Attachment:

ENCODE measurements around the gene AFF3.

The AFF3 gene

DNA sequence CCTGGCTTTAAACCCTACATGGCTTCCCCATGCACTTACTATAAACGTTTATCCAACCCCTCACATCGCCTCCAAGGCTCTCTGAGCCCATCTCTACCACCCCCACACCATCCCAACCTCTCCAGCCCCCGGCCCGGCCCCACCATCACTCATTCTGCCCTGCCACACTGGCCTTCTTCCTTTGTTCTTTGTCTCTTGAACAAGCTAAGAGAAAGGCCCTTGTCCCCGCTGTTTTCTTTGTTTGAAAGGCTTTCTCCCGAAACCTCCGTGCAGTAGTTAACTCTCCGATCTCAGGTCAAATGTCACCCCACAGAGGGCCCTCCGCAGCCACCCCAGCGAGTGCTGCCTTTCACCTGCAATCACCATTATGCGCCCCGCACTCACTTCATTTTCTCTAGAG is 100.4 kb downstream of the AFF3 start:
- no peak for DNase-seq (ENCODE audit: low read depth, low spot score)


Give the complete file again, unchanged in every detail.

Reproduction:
ENCODE measurements around the gene AFF3.

The AFF3 gene

DNA sequence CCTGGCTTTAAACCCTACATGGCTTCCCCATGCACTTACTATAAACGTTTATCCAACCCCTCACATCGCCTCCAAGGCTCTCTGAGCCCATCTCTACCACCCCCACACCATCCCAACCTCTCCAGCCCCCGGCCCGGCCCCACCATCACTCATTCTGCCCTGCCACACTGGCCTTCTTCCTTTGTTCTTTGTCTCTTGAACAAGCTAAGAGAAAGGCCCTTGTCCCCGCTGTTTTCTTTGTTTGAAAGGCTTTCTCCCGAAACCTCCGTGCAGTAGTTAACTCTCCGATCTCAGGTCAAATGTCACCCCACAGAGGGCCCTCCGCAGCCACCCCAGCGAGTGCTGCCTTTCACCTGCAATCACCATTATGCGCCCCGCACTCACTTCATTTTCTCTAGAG is 100.4 kb downstream of the AFF3 start:
- no peak for DNase-seq (ENCODE audit: low read depth, low spot score)